New report says market-led approach will undermine relationship between public services and third sector
A new report published today by unions and voluntary sector groups highlights potential flaws in the government’s localism agenda, as outlined in the Localism Act.
Jointly produced by the TUC and National Coalition for Independent Action (NCIA), Localism: Threat or opportunity? includes articles from a range of diverse voices from the union and voluntary sector including the TUC, Adur Voluntary Action, Age UK, the National Association for Voluntary and Community Action (NAVCA), the NCIA, the Northampton Institute of Urban Affairs, the Runnymede Trust, Shelter and the Women’s Resource Centre.
The report reveals that while many in the voluntary sector are keen to see more engagement between public service providers and local community organisations, the government’s determination to create competitive markets for public services and a failure to understand collective and community approaches to public service provision could seriously undermine this relationship.
New powers within the Localism Act, such as the Community Right to Challenge, come under particularly scrutiny in the report. The TUC and voluntary organisations fear that the Right to Challenge, which allows local non-profit groups to bid to run public services, will simply open up competition for services to the benefit of large private sector outsourcing companies.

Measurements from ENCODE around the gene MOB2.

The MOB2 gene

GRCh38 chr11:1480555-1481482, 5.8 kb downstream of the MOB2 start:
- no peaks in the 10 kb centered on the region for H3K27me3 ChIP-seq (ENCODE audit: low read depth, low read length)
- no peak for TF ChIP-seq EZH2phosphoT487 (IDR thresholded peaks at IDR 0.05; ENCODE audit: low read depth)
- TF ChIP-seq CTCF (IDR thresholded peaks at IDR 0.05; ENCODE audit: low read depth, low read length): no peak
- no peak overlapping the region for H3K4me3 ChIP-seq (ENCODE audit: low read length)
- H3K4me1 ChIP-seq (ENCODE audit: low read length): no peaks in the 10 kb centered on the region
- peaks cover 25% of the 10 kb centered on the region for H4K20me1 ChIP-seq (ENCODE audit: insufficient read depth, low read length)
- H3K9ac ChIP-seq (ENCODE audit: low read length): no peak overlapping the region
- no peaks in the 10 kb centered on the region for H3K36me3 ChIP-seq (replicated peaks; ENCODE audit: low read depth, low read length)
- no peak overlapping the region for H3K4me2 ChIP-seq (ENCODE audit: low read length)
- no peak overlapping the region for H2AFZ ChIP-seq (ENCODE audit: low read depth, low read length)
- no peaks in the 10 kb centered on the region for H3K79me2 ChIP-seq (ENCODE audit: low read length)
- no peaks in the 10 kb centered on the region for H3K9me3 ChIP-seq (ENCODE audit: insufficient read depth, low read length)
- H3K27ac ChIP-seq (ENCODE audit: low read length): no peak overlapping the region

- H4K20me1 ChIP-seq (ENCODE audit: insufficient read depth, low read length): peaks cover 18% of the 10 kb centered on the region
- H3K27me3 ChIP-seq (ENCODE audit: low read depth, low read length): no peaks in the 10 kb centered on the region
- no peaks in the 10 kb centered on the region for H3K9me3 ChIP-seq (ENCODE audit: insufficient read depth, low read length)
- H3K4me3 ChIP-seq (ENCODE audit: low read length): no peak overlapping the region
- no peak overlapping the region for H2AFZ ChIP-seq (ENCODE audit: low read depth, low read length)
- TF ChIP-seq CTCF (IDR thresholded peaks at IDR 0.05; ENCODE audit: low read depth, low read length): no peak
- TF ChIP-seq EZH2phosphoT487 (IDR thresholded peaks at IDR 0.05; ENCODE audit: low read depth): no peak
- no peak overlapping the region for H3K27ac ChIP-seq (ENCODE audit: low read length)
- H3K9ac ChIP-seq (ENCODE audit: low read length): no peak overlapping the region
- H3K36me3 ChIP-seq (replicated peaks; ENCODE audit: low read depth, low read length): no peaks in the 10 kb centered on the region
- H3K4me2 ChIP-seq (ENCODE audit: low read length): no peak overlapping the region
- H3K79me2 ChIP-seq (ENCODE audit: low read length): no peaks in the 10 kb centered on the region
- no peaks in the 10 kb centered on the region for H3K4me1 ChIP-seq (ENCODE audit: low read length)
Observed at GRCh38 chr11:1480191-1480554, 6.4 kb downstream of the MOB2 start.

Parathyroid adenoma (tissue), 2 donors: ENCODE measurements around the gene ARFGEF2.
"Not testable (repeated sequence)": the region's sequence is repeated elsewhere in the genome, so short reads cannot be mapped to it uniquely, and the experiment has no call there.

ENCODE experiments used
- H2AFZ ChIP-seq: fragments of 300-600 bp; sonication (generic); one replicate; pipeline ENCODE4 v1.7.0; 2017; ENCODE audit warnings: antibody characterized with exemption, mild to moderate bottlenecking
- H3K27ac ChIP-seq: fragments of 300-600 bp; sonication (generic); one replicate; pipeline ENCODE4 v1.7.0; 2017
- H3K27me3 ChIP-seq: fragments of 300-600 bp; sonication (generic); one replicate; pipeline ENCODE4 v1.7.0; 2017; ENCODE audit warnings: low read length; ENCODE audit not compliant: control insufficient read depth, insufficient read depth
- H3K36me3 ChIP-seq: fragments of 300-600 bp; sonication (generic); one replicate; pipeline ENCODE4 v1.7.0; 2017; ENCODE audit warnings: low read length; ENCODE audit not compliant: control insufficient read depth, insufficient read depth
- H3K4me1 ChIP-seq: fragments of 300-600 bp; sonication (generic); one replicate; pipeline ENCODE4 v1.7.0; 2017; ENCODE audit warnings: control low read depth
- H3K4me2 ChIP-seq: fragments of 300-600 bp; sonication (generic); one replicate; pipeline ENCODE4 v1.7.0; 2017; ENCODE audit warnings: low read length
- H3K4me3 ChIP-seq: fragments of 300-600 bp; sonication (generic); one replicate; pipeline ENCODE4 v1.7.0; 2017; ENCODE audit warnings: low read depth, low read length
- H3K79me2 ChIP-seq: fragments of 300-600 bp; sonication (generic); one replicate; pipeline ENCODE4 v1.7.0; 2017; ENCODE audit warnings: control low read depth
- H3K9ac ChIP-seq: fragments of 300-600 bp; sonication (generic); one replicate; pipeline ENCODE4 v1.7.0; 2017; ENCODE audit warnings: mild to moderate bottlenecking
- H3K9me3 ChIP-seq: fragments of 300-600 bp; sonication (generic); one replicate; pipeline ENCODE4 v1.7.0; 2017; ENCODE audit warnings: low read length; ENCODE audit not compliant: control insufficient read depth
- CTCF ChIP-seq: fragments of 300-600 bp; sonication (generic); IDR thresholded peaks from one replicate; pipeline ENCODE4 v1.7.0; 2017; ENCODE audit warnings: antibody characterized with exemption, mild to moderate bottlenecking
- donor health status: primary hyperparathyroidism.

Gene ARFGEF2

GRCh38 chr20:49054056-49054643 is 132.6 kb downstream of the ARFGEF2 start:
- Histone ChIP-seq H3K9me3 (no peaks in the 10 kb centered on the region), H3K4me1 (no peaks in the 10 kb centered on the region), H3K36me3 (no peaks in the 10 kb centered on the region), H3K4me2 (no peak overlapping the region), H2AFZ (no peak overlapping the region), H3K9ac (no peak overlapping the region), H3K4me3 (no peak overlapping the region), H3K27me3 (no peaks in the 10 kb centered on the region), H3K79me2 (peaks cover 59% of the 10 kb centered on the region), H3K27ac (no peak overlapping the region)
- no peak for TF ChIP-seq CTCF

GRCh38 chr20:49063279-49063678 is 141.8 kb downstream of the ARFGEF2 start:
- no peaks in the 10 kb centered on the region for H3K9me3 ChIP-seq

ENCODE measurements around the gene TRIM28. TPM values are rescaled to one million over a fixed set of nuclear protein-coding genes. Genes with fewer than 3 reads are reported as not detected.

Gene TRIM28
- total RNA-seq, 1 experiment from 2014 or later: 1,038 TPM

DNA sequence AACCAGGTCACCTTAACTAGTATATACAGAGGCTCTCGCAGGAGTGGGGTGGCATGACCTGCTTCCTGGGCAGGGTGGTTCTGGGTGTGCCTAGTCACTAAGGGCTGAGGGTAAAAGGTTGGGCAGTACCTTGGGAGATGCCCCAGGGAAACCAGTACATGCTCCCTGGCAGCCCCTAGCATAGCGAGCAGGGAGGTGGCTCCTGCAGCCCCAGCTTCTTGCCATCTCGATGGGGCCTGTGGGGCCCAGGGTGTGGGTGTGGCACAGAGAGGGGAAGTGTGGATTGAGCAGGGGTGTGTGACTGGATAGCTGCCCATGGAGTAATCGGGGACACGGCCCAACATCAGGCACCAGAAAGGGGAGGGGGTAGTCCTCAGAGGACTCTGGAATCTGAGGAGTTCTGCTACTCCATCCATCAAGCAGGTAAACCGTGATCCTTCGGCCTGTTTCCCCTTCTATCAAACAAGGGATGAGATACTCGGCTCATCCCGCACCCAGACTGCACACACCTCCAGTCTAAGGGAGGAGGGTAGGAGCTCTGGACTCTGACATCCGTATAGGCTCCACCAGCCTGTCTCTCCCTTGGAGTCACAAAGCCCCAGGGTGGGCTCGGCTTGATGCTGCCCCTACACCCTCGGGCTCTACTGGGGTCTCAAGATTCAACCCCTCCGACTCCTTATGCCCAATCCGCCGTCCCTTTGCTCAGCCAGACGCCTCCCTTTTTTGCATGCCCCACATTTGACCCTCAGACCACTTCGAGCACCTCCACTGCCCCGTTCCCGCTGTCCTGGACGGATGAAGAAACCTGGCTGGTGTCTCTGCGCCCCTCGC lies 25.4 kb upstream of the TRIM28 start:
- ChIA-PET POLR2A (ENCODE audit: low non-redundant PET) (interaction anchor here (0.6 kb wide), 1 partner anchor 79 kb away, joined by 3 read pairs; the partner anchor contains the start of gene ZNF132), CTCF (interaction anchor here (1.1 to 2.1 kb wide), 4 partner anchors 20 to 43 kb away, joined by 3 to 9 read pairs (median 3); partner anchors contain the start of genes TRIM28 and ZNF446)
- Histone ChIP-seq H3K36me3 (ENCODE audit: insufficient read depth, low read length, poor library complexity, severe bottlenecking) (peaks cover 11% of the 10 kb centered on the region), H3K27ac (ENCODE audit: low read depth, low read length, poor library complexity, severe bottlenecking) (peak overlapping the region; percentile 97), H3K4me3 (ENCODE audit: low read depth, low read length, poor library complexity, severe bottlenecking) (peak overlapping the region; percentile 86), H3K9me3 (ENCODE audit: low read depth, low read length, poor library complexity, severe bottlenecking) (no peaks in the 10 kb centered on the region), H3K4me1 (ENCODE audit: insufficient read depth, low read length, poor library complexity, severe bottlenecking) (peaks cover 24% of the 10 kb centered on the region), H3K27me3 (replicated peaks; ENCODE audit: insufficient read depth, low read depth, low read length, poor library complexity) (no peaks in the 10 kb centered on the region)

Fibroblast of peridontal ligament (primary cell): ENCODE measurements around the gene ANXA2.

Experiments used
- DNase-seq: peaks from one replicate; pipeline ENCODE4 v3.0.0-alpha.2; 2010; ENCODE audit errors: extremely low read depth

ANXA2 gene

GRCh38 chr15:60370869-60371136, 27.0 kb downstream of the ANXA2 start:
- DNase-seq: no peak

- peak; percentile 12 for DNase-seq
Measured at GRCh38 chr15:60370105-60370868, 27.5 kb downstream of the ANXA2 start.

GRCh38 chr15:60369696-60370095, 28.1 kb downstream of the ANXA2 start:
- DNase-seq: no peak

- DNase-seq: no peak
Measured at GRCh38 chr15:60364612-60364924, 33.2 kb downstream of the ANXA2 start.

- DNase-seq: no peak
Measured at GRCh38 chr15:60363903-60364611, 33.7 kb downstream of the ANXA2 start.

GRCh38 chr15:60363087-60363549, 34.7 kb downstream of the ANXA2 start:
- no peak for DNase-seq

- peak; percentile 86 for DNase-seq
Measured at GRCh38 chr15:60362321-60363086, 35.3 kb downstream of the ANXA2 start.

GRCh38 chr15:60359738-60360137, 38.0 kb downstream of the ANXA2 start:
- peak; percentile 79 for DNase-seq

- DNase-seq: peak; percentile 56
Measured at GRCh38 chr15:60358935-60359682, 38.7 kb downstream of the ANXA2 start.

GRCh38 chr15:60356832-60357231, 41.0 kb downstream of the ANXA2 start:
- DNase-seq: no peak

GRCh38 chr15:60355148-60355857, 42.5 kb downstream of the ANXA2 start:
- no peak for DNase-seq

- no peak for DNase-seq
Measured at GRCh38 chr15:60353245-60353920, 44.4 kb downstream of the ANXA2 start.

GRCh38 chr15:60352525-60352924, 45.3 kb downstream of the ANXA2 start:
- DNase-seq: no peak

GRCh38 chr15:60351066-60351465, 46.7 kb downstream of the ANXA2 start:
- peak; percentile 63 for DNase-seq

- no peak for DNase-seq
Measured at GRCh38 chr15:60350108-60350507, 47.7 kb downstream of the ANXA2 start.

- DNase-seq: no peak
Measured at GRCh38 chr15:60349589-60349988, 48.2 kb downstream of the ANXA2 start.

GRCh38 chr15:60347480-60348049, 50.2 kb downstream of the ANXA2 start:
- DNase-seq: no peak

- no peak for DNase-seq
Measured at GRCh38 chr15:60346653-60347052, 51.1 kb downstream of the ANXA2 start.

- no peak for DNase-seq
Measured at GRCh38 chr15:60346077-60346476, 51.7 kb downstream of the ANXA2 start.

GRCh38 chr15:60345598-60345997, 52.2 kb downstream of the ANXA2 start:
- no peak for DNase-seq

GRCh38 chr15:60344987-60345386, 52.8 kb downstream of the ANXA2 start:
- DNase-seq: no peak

Other concerns raised in Localism: Threat or opportunity? include the lack of capacity within certain communities and voluntary organisations to buy local assets or produce neighbourhood plans. The report fears that this will simply empower those in the community with the loudest voices, the most resources and the sharpest elbows to influence local decision-making.
TUC general secretary Brendan Barber said: “Everybody wants to see public services that are responsive to local need, and where service users and staff are given a genuinely powerful voice in local decision-making.
“But the government’s preoccupation with the power of market competition and outsourcing means that the big winners from the Localism Act will be private sector contractors, who will see the local not-for-profit groups as either ‘bid candy’ or cheap sub-contractors for delivering the service contracts that they hoover up.”
Andy Benson from NCIA said: “The government’s Localism Act has been heralded as a shift of power from central government back into the hands of individuals, communities and councils.
“However, in reality the main effect of the Act will be to hasten the privatisation of vital public and community services. This report aims to expose the reality behind the rhetoric, and provide the means for local communities and voluntary services to look this particular gift horse in the mouth.”
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